While conventional wisdom has maintained that UTIs are primarily caused by sexual contact with an infected individual and/or the transferring of fecal bacteria from your anus to your urethra, research has linked drug-resistant UTIs to contaminated chicken meat. This is not a surprise once you realize that over 80 percent of the antibiotics used in the U.S. are given to animals raised in concentrated animal feeding operations (CAFOs) and it’s rare for commercial chickens to not be raised in a CAFO environment.

Scientists have indeed warned that infectious disease could potentially spread through the food supply, and when it comes to UTIs, DNA matching overwhelmingly supports this hypothesis. In other words, many UTIs are caused by zoonosis, meaning animal to human disease transfer. 

A number of mcr-1-related infections in humans have been linked to consumption of contaminated meat. For example, a gene was detected in the blood of a Danish patient in late 2015, and mcr-1 was also found in five poultry samples purchased in Denmark that were imported from Germany between 2012 and 2014.

Part of the problem goes back to the fact that antibiotics — including colistin, in the case of Chinese poultry production — have remained widely used in agriculture for growth promotion purposes, allowing resistance to develop. This despite the fact that agricultural use of antibiotics has been suspected of causing human infections since at least 2001.

The use of low-dose antibiotics allows meat producers to add weight on animals for less money because they make feed absorption more efficient. The drugs also help prevent disease outbreaks in the crowded and unsanitary housing conditions that concentrated animal feeding operations (CAFOs) are notorious for.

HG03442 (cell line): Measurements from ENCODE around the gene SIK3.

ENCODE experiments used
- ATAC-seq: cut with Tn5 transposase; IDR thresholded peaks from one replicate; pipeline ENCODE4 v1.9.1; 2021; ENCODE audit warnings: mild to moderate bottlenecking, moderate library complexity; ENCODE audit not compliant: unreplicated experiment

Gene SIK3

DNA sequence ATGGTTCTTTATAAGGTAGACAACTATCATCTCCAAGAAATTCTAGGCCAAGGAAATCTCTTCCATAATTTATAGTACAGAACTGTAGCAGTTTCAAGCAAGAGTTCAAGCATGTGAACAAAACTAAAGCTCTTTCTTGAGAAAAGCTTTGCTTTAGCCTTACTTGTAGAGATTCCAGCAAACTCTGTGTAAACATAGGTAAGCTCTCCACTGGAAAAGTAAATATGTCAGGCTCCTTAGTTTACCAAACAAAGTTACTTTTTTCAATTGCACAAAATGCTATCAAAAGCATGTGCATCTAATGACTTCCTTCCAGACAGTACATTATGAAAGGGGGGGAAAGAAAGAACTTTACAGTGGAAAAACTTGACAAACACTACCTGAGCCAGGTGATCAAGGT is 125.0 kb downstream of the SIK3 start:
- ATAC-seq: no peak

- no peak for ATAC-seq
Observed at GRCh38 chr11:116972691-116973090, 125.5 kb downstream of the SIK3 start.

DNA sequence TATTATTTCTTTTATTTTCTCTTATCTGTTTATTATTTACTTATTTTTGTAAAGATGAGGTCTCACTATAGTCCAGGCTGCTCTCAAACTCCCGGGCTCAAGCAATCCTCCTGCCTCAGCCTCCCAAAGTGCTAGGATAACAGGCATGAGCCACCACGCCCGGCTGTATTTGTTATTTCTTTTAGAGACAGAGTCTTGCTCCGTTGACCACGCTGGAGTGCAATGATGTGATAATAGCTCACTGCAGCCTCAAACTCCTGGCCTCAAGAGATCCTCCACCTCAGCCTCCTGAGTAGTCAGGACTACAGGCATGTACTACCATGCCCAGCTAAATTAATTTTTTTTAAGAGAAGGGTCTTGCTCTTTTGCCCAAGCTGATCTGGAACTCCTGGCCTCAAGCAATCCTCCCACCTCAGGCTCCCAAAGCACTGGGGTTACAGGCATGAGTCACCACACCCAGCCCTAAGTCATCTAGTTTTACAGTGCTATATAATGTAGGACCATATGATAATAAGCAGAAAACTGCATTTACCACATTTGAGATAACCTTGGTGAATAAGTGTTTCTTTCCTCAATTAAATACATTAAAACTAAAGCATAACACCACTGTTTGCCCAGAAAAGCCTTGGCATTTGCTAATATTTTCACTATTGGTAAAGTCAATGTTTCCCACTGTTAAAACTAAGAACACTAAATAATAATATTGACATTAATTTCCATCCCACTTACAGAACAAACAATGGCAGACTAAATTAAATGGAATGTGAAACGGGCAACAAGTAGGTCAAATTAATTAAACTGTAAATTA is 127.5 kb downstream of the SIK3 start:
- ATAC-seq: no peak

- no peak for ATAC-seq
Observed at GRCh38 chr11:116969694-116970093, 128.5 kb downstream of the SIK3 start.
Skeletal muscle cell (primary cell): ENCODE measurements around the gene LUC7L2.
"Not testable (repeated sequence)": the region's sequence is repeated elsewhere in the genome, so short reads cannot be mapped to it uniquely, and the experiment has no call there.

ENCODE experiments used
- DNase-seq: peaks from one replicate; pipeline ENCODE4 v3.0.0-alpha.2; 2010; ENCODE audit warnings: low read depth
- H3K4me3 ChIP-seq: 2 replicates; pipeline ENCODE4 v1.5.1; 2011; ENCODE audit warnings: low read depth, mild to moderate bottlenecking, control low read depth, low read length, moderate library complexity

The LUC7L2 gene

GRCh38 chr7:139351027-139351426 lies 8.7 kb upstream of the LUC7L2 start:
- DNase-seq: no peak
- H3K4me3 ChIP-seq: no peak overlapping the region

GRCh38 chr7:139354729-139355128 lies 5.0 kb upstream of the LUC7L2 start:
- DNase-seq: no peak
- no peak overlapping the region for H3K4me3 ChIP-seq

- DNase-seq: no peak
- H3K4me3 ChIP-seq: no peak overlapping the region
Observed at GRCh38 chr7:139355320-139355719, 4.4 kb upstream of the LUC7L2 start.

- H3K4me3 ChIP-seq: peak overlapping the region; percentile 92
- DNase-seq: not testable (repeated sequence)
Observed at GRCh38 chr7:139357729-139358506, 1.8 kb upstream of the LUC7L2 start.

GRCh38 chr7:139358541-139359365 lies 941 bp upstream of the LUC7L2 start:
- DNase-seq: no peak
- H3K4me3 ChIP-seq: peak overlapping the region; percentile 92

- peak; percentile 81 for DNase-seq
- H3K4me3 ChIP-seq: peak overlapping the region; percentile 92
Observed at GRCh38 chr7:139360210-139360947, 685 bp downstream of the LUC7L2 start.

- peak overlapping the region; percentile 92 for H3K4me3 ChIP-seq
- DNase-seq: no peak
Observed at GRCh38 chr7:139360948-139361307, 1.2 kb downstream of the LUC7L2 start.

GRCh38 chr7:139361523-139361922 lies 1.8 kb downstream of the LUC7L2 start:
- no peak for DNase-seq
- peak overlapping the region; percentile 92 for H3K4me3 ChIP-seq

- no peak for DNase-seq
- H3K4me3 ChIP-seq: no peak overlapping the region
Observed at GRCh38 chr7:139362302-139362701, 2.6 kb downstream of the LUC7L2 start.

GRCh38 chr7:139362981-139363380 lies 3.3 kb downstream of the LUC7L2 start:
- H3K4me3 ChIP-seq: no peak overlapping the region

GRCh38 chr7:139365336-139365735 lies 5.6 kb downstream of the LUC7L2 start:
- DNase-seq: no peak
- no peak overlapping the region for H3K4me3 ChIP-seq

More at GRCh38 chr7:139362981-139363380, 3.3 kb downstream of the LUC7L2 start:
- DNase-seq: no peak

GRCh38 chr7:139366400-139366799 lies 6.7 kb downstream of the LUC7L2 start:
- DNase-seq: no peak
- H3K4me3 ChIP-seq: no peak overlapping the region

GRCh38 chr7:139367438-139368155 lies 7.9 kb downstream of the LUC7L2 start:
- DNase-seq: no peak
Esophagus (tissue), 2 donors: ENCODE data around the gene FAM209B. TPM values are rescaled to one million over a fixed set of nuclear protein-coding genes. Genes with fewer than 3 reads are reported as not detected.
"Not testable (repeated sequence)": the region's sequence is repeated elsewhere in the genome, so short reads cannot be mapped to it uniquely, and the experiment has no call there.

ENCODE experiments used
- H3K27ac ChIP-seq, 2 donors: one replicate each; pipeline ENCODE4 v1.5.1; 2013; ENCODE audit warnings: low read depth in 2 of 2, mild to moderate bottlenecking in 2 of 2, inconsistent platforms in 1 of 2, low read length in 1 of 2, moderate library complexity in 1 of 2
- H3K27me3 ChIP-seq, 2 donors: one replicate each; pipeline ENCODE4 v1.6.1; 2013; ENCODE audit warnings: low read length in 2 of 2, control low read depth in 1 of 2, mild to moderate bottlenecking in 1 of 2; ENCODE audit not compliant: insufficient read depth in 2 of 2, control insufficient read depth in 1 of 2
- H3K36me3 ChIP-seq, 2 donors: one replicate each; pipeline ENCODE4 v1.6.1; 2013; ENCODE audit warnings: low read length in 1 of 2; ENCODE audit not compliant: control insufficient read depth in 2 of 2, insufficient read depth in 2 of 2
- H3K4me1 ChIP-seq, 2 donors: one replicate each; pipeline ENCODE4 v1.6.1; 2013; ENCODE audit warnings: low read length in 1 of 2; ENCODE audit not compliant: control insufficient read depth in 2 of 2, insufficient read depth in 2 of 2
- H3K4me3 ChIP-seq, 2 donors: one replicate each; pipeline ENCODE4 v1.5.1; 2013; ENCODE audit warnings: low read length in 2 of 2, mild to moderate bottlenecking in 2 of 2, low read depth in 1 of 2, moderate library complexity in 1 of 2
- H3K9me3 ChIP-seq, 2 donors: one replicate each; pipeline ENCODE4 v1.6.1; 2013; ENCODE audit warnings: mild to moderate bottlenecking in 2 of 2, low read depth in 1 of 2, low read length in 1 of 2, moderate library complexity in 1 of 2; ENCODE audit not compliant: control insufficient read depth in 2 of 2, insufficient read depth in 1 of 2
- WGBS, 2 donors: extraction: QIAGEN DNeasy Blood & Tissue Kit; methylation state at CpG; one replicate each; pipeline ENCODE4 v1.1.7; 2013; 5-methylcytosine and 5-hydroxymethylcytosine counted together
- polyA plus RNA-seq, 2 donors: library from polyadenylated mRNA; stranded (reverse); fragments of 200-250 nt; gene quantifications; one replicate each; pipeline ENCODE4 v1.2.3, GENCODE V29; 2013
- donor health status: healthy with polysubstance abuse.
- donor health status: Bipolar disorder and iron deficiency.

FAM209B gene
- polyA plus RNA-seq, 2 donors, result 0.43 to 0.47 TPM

But just how high a price are we willing to pay for cheaper meat? Tens of thousands of Americans now die each year from drug-resistant infections, many of which clearly appear to be spread through our food supply.

Some chicken producers have started reining in or eliminating medically unnecessary antibiotics in their production, but not all. Sanderson Farms for example, which is the third-largest poultry producer in the U.S., has refused to even acknowledge the risks associated with the practice. They are a reprehensible company; they market themselves as “all natural” even though they load up their chickens with antibiotics.

And, while experts have urged the food industry to cease use of antibiotics, data from the U.S. Food and Drug Administration (FDA) suggests agricultural use is actually increasing rather than decreasing. According to the FDA’s 2014 Summary Report on Antimicrobials Sold or Distributed for Use in Food-Producing Animals, domestic sales and distribution of cephalosporins for food-producing animals rose by 57 percent between 2009 through 2014. 

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